How Covid-19 could reshape private equity fundraising

The pandemic looks may have led to greater use of remote capital-raising but might it also encourage investors to establish more overseas offices?
How Covid-19 could reshape private equity fundraising

The coronavirus outbreak has inevitably hit the amount of money both raised and deployed by private equity managers. It also raises important questions for asset owners around how the industry will move forward.

General partners are far less likely to invest if they can’t meet a company’s management team or touch a physical asset. Consequently, the need to raise cash is not so urgent right now – and in any case, clients, or limited partners, may be less inclined to commit capital in such an uncertain environment, especially to new funds or managers.

One London-based private equity limited partner told AsianInvestor: “If travel restrictions remain in place, can we ultimately carry out due diligence to the necessary standards? Might you even end up investing with a manager that you’ve never met face-to-face?”

Yup Kim, Alaska
Permanent Fund

Given the importance of meeting new managers, such a setup is clearly beneficial, although typically only the larger institutional investors can afford to set up overseas branches.

This is obviously less of a question for institutional investors with local offices in various markets, the LP executive said on condition of anonymity. They are better placed to do direct deals or to meet managers in countries where they have boots on the ground – in situations where travel restrictions are loosened domestically but international travel remains restricted.

Yet most investors, like Korea’s Public Officials Benefit Association (Poba), must be content with remote activity these days, which can work when there are established relationships.

"If LPs re-up [with] the existing GP, due diligence could be eased," said Jang Dong-Hun, chief investment officer of Poba, with W13.9 trillion ($11.7 billion) under management. But on-site due diligence is necessary for GPs with whom the firm has never invested, he noted.

Lately investors have shown extra caution in re-upping with managers, so entirely new commitments are likely a step too far, confirmed a Hong Kong-based placement agent.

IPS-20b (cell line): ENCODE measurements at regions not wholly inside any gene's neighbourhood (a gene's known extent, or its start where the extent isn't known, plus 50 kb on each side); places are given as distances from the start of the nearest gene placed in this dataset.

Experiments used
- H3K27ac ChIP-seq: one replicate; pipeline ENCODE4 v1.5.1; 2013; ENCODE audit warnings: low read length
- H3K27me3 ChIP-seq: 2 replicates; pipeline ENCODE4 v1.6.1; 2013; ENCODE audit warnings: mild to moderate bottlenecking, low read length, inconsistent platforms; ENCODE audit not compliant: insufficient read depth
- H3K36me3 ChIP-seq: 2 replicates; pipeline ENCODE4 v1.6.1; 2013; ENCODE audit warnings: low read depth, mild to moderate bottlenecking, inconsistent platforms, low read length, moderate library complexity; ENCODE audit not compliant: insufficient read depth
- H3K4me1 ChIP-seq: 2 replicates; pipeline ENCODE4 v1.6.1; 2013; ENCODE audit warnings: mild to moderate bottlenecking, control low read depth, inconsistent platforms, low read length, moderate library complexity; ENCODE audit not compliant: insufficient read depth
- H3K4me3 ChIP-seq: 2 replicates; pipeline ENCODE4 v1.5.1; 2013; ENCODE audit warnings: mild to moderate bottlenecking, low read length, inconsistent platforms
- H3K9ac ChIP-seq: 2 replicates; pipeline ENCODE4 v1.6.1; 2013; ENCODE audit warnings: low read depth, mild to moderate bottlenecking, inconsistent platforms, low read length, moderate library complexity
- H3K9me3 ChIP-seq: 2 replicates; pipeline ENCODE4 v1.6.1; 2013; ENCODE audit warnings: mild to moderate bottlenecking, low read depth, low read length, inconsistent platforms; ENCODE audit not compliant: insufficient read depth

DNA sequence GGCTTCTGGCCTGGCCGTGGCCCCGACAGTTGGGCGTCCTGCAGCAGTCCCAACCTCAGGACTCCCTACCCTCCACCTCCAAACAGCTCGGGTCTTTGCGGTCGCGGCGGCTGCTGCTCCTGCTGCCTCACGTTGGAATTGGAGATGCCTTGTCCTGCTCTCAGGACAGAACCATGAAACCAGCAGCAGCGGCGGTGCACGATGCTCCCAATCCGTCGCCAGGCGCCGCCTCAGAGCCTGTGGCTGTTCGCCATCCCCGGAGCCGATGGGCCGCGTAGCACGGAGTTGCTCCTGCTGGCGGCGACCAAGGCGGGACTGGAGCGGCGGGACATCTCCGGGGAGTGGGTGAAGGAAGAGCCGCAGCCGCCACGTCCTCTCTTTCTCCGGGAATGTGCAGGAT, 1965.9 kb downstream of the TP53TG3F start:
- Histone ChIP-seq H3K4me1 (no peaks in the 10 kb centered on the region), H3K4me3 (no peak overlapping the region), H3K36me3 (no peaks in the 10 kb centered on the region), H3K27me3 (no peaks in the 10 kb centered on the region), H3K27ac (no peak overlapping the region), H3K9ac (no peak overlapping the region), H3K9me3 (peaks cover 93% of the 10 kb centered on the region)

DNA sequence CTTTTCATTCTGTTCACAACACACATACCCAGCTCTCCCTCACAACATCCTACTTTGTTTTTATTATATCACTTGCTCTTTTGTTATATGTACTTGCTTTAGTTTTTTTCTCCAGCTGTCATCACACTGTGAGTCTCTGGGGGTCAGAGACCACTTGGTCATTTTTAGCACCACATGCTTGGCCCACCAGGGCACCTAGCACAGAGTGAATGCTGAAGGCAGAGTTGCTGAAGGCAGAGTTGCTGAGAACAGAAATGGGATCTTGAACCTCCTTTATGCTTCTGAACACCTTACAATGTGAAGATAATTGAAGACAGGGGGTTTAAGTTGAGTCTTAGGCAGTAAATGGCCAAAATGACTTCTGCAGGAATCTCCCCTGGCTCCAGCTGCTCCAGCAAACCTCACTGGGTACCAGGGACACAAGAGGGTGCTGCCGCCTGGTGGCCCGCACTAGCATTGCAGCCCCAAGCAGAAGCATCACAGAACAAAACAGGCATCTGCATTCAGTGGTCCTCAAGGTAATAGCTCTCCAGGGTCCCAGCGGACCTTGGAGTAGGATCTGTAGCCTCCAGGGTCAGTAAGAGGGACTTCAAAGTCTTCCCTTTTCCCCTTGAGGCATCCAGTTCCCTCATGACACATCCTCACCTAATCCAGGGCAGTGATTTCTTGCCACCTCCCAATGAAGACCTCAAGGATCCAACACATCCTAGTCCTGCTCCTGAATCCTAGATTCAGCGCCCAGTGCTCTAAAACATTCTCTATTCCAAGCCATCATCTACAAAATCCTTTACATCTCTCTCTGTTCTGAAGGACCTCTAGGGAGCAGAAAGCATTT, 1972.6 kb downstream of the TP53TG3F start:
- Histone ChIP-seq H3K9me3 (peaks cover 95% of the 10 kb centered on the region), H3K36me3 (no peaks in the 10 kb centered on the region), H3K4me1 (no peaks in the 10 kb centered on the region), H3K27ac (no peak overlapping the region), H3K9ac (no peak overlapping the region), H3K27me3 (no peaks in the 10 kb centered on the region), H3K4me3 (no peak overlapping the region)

“[For] someone who’s going to put $100 million or $500 million into an investment, you’d think they’d actually want to see the people and walk in their office, see their systems," he said on condition of anonymity.

Yup Kim, senior private equity portfolio manager at the $67 billion Alaska Permanent Fund, agreed that “for new relationships and new managers, fundraising might slow” in the face of lockdowns.

“I do think that in times of stress and volatility there is a tendency for a flight to quality in terms of recognisable brands of firms and classic tried-and-true strategies,” he said last month during a webinar organised by Real Deals.


It may be, though, that remote fundraising can at least become more widely accepted – as it has for banks doing bond and IPO roadshows, for instance – if not wholly a replacement for personal contact.

Scott Peterman, Orrick

“Many of the virtual fundraising ideas being adopted by non-profits are creative and may lead to similar approaches being used by the fund manager community,” Scott Peterman, a partner at law firm Orrick, told AsianInvestor.

This will be helped by continued improvements in technology, he added. “It must be said that the quality of current-generation video conferencing is exceptional and likely to reach a new, higher standard with the broad-scale adoption of 5G networks.”

Ultimately, after all, there is still pressure on asset owners and, in turn, their managers to deploy capital, albeit tempered by worries about the uncertain climate.

“LPs still remember that investing in recession vintage years generate some of the best returns across every decade,” Kim said, “so I expect most institutions… to commit to pre-Covid-19 [allocation] levels as best they can.”

“But there will be pressure coming from the top [management] around managing liquidity for cash pension liabilities and other things, either to slow [investments] or even – if things were to get far worse – for there to be illiquid asset selling activity,” Kim noted.

“If you did see a lot of systemic stress on liquidity – which you don’t see at this moment – then there could come a point where LPs are forced to liquidate parts of their portfolio.”

Jaycee Man contributed to this article.

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